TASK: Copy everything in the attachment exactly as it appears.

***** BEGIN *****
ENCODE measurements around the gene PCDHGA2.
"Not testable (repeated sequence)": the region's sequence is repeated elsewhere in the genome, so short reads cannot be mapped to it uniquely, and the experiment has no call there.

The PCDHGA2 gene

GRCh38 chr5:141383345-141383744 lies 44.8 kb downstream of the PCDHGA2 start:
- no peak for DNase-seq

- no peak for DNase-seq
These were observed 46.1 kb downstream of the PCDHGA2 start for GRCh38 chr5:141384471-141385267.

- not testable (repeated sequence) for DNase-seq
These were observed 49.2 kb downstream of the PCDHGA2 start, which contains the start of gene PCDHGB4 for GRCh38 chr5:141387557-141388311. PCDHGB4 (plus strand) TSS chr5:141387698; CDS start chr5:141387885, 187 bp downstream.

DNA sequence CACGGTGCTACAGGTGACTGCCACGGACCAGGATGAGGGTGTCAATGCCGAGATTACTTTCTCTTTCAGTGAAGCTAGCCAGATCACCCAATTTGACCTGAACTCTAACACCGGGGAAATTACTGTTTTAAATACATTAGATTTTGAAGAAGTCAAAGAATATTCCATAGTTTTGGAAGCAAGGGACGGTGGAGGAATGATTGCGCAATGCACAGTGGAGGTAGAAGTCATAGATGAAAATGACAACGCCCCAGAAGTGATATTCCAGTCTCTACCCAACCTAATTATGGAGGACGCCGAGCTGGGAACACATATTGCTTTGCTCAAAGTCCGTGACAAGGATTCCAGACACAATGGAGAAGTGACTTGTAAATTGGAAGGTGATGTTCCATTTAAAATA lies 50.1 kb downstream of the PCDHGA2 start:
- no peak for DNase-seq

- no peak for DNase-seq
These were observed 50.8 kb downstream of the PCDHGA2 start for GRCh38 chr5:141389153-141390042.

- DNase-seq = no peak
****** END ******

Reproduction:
ENCODE measurements around the gene PCDHGA2.
"Not testable (repeated sequence)": the region's sequence is repeated elsewhere in the genome, so short reads cannot be mapped to it uniquely, and the experiment has no call there.

The PCDHGA2 gene

GRCh38 chr5:141383345-141383744 lies 44.8 kb downstream of the PCDHGA2 start:
- no peak for DNase-seq

- no peak for DNase-seq
These were observed 46.1 kb downstream of the PCDHGA2 start for GRCh38 chr5:141384471-141385267.

- not testable (repeated sequence) for DNase-seq
These were observed 49.2 kb downstream of the PCDHGA2 start, which contains the start of gene PCDHGB4 for GRCh38 chr5:141387557-141388311. PCDHGB4 (plus strand) TSS chr5:141387698; CDS start chr5:141387885, 187 bp downstream.

DNA sequence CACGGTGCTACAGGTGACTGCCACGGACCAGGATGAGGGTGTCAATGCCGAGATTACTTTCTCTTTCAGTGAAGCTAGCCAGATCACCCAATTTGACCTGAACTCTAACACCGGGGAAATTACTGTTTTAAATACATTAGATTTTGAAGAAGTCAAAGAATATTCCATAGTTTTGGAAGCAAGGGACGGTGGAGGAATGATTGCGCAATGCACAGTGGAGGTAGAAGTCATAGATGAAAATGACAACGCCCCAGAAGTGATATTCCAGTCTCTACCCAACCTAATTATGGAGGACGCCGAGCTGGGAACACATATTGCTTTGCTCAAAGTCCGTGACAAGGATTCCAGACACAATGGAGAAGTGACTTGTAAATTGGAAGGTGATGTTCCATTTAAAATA lies 50.1 kb downstream of the PCDHGA2 start:
- no peak for DNase-seq

- no peak for DNase-seq
These were observed 50.8 kb downstream of the PCDHGA2 start for GRCh38 chr5:141389153-141390042.

- DNase-seq = no peak